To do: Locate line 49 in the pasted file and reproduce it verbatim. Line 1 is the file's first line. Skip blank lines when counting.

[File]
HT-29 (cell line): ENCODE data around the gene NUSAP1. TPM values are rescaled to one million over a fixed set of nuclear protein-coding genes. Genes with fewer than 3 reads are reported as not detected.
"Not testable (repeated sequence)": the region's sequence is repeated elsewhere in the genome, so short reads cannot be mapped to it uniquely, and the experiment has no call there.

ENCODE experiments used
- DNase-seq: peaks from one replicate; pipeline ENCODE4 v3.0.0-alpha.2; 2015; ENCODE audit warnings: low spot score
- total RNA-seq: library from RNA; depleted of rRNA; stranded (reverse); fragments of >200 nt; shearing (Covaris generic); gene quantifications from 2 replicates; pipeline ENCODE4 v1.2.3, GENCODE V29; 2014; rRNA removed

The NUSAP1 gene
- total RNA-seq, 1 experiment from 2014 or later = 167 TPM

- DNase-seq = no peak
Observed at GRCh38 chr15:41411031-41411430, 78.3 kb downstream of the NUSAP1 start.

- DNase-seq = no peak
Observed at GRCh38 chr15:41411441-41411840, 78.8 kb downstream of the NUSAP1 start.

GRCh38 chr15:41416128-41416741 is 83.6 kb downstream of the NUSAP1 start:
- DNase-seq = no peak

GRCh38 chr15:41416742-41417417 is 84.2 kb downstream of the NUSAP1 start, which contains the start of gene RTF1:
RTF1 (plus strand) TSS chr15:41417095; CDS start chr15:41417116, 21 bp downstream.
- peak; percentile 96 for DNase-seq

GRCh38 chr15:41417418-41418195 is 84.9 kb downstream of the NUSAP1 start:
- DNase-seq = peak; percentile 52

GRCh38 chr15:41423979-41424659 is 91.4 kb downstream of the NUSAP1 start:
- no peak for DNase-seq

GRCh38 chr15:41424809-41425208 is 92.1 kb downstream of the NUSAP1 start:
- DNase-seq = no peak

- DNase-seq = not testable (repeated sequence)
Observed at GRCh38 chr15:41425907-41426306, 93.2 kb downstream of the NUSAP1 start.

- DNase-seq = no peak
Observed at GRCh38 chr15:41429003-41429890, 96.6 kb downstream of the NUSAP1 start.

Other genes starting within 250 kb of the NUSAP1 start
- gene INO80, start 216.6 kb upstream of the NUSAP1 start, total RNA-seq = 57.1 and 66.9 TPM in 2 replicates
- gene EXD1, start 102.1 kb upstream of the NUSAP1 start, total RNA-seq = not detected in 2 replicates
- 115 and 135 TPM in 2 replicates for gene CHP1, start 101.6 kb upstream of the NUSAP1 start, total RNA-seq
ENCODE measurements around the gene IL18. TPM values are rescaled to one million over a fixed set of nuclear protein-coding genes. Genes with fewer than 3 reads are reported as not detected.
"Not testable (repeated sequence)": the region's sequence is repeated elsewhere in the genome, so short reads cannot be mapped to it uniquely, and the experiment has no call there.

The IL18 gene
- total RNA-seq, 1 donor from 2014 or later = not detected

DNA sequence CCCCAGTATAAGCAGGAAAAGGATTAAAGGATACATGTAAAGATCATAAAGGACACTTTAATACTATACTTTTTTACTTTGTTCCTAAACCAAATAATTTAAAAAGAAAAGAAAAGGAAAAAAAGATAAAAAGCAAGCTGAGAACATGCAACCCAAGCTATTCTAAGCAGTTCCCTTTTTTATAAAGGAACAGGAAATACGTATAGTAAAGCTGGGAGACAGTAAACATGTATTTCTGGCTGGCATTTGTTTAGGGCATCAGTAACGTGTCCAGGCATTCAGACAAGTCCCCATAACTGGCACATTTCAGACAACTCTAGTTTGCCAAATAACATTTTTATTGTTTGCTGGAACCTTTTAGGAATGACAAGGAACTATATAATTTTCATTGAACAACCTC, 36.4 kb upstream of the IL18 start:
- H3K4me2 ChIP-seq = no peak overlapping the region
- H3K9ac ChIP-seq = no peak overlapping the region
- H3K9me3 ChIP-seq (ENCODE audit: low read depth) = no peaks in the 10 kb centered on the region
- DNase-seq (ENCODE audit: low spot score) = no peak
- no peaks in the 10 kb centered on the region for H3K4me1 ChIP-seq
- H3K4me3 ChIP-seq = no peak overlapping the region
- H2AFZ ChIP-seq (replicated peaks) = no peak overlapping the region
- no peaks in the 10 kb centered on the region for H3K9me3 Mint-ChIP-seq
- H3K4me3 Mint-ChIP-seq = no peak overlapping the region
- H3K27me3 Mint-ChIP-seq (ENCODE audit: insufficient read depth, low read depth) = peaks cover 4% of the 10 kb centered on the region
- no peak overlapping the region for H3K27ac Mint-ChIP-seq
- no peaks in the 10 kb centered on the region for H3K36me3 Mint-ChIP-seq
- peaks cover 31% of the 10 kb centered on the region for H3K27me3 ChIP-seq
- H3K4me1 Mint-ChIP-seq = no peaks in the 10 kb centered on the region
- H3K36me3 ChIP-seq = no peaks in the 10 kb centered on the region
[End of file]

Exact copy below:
- H3K4me1 Mint-ChIP-seq = no peaks in the 10 kb centered on the region